I started writing this piece last week, having watched general low level vandalism and petty crime spreading across London on Sky, and then retiring to listen to the radio, sip a nice Shiraz and join in banter on Twitter, cheerfully urging no one in particular to “Send In The Troops” in true Daily Mail style. Highly entertaining.
Parts of the London borough where I was born have been burned out. Rioting spread to Birmingham, Liverpool, Bristol, and other cities.
I am pretty sanguine. Curiously (and I have blogged on this a little before) from the long view of history England Britain has actually been hotbed of violent revolutionary direct action, going right back to the Peasants Revolt in 1381 which came damn close – and I mean really, really close – to overthrowing the Monarchy and power of the noble classes and establishing a kingdom on what might well be called socialist terms.
But looting mobile phone shops and sports retailers is not exactly what Wat Tyler had in mind, I am thinking.
Can I be controversial? I hope so. It’s a blog. It’s meant to be controversial.
I feel a bit sorry for the rioters. Well, up to a point. Let me explain.
I say nothing about whether the Metropolitan Police have shot and killed an innocent man in the person of Mark Duggan. It may be they have, and it may be they haven’t. Goodness knows the Met has form, and I am not just thinking of Charles De Menezes.
Those with a longer memory will remember many years ago, back in the early 80’s, when the police opened up on Stephen Waldorf and riddled his car and him with bullets. Only problem was they got the wrong guy. Thankfully, he survived.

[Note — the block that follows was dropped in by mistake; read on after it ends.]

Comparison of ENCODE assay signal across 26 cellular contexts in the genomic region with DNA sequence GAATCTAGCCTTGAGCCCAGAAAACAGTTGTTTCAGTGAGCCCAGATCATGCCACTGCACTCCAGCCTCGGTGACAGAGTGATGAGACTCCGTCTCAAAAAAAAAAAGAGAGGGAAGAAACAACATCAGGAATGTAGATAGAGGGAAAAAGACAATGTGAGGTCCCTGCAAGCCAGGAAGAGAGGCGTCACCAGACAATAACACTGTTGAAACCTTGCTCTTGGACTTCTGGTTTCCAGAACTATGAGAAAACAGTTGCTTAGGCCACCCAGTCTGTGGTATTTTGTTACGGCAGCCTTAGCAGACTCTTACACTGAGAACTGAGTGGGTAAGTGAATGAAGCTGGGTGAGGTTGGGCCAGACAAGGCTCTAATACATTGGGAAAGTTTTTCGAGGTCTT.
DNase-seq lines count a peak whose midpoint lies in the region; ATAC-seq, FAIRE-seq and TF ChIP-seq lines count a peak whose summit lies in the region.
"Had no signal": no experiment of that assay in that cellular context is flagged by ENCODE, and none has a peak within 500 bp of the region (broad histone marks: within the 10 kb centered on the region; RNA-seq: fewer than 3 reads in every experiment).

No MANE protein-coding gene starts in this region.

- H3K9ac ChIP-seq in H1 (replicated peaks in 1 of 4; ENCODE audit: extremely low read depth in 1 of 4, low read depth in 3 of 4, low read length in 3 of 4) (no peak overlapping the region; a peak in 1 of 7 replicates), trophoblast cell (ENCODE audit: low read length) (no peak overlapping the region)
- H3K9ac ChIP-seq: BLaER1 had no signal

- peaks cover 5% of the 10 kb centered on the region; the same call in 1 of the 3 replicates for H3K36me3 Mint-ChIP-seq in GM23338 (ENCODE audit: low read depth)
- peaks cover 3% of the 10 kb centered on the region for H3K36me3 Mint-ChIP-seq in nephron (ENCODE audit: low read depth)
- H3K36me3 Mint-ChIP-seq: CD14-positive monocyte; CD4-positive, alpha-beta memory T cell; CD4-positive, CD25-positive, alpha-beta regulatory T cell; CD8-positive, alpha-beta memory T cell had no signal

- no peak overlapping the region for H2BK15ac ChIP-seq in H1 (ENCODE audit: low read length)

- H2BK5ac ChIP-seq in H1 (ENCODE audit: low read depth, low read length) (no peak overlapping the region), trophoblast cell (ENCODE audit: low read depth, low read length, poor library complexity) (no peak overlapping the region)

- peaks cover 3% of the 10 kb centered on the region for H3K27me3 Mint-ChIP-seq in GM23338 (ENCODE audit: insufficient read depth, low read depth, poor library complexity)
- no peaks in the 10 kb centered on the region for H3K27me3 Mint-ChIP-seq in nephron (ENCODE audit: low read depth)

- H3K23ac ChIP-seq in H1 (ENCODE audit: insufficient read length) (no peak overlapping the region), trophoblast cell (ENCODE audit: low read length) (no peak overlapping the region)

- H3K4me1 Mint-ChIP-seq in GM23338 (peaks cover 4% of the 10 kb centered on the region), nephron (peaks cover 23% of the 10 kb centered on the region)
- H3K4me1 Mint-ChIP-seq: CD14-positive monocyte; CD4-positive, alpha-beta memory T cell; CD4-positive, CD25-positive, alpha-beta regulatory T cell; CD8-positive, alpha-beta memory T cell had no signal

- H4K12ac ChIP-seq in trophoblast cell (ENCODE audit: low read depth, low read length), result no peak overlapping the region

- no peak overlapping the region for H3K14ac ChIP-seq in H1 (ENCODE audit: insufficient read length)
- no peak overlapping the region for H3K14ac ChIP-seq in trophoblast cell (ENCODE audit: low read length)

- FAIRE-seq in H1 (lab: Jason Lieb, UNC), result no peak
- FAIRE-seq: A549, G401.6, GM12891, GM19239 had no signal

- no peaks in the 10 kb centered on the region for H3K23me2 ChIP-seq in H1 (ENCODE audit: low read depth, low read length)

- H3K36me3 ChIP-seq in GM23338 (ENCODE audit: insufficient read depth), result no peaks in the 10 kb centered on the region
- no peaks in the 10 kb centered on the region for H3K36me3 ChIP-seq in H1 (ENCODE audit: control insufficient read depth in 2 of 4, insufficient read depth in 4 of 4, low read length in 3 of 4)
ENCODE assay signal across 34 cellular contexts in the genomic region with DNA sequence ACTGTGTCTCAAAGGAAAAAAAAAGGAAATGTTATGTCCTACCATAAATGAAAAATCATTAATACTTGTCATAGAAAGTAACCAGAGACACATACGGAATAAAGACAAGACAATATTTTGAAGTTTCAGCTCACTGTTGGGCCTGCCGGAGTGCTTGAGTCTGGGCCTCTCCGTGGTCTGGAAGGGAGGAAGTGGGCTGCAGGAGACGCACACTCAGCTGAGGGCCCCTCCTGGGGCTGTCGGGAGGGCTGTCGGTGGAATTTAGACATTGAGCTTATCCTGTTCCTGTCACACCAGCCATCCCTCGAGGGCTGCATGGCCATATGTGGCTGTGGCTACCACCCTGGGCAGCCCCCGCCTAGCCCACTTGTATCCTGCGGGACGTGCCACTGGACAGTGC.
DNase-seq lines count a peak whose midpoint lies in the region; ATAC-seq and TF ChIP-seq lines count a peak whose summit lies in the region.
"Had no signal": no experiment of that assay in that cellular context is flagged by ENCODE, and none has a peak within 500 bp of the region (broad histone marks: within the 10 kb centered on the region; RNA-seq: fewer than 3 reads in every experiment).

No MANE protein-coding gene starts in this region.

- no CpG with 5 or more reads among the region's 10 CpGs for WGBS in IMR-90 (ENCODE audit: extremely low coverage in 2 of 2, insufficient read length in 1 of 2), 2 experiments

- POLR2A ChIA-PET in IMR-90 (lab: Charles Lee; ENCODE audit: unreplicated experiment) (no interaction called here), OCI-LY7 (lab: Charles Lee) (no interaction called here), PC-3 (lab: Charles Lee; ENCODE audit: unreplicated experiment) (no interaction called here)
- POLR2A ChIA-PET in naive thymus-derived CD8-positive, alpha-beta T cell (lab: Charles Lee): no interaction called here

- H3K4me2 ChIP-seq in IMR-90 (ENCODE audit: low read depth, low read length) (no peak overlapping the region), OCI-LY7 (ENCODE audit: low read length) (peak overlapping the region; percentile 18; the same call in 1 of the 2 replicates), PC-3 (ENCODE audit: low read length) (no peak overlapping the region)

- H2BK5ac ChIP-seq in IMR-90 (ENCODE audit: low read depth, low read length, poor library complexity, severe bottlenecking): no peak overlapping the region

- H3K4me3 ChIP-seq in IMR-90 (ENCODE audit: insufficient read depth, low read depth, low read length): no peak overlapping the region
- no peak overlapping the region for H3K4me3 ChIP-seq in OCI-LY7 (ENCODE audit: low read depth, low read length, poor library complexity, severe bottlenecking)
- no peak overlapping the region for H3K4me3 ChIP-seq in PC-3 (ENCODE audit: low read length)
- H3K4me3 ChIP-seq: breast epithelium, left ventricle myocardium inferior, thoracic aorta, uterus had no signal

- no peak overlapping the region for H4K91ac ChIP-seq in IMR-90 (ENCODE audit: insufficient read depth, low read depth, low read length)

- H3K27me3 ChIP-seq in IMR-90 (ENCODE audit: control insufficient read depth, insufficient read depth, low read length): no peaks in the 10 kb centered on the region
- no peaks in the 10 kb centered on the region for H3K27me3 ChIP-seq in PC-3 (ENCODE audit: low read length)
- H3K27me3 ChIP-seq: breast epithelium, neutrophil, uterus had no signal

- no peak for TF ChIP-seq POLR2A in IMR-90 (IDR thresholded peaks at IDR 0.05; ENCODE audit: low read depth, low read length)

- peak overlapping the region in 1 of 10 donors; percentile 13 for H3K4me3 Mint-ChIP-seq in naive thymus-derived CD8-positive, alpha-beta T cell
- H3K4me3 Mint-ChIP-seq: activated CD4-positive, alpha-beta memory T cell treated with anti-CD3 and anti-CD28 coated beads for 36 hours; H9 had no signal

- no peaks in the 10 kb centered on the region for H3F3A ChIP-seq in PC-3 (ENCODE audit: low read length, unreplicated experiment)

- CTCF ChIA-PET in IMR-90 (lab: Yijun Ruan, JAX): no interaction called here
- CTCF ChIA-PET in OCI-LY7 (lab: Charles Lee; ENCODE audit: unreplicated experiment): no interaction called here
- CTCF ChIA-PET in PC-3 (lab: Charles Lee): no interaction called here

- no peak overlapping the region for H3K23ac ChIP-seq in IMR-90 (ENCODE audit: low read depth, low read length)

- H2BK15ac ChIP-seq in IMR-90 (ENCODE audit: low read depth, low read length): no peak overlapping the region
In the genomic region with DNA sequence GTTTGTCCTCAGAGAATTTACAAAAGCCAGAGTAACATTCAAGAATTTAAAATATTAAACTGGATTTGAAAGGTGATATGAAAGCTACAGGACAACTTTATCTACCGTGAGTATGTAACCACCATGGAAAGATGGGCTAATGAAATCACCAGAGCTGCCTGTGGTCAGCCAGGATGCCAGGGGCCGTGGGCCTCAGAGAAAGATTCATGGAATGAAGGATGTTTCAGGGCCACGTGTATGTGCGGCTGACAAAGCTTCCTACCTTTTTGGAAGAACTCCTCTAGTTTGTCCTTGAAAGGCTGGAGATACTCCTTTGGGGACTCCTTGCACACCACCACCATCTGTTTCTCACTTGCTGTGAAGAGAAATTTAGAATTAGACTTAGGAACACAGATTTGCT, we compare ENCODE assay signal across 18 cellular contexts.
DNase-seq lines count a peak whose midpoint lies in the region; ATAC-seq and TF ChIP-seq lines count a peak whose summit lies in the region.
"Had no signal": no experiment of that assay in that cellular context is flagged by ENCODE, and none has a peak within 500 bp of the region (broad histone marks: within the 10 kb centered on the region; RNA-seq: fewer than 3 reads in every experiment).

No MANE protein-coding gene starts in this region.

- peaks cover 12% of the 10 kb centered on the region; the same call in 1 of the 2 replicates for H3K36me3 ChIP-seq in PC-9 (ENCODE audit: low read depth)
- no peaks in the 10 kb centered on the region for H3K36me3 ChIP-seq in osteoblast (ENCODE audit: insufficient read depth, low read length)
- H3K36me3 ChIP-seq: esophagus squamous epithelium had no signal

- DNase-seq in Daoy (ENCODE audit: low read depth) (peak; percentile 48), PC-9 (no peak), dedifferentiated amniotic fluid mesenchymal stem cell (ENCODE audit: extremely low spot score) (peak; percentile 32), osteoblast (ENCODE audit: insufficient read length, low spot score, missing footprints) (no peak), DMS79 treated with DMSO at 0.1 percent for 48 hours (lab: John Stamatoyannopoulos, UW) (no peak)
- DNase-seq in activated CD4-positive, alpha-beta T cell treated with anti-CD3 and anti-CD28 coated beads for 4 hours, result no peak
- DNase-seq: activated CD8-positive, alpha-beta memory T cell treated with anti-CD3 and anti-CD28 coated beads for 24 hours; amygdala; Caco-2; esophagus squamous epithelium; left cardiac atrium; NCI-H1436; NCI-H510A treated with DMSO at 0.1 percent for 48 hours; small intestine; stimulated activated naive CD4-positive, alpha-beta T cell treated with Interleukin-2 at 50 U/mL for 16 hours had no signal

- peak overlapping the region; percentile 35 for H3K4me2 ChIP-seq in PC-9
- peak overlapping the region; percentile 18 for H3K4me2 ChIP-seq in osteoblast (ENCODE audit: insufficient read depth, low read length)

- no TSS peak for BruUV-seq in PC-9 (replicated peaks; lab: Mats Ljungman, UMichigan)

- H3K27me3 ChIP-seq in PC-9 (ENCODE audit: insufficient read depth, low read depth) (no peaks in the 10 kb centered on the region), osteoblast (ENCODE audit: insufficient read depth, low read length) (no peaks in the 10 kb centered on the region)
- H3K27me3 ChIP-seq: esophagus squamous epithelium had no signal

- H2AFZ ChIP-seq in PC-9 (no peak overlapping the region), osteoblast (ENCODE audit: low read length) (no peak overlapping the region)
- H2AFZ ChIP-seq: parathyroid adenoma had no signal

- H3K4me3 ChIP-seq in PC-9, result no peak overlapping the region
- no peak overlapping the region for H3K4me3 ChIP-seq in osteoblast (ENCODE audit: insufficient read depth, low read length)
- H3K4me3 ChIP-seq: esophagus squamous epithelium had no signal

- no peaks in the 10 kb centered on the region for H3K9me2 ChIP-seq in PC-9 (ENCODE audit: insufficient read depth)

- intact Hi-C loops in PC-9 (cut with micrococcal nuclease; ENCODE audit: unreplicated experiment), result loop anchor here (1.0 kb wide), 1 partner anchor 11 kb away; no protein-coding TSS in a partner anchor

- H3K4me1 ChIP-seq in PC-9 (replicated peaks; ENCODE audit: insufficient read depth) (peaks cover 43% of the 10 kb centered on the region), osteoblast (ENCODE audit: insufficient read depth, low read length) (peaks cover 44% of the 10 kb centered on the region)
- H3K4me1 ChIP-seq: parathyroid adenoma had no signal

There is an old Royal Marine saying: the only thing more frightening than an officer with a map is a sailor with a gun. To which one might add: or a Police Officer.
Be that as it may, that is not an excuse for or a reason for the rioting and looting. But it seems to me that we have a situation in which large sections of the community have been sold a pup, a dream, a lie.
The Sunday Times ran a story that that children of ambitious immigrants and “ethnic minorities” are forging ahead in taking up places in grammar schools in disproportionately high numbers. In the West Midlands, for example, Indians make up 9% of the population, but children from an Indian background make up 19% of grammar school children.
Grammar schools have since Shakespeare’s time and before been the principal and best ladder engine of social mobility, enabling and encouraging the talented children of the poor to rise in society. Perhaps that is why the Political Establishment (not just the Left) has for so long tried to destroy them. Sally Liu, who came to this country in the 1970’s and worked in a Chinese restaurant, sends her son Michael to a grammar school. She says:
“We went without a lot. We stopped going out to save money for books and things like that. He travels for more than an hour to get to school, but it is worth it.”
But there are plenty of people in society who do not take the same attitude. For whom education is provided (free), health care is provided (free), legal aid is provided (free), but who end up without qualification, without a job and without much of a future. But these people face a conundrum which they can’t understand.